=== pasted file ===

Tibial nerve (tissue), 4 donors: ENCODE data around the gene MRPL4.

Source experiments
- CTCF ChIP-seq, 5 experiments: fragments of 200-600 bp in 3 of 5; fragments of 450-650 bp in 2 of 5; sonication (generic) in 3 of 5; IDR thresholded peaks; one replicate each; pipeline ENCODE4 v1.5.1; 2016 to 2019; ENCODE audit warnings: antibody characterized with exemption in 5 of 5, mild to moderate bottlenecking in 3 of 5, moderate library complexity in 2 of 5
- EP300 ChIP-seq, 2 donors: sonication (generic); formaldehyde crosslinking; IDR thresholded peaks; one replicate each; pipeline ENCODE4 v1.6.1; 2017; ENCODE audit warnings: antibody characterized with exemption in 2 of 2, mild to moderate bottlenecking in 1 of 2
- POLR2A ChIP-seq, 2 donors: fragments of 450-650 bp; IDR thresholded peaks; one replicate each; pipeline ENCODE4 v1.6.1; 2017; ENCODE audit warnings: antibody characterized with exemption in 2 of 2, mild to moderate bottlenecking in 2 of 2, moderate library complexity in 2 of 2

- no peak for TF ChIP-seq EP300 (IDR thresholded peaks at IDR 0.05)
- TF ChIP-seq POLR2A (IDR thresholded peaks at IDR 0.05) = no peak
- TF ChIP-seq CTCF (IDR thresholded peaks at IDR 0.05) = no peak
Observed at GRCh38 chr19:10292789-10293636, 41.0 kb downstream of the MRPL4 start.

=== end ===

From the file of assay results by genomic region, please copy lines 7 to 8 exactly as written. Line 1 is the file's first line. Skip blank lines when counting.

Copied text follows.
- TF ChIP-seq POLR2A (IDR thresholded peaks at IDR 0.05) = no peak
- TF ChIP-seq CTCF (IDR thresholded peaks at IDR 0.05) = no peak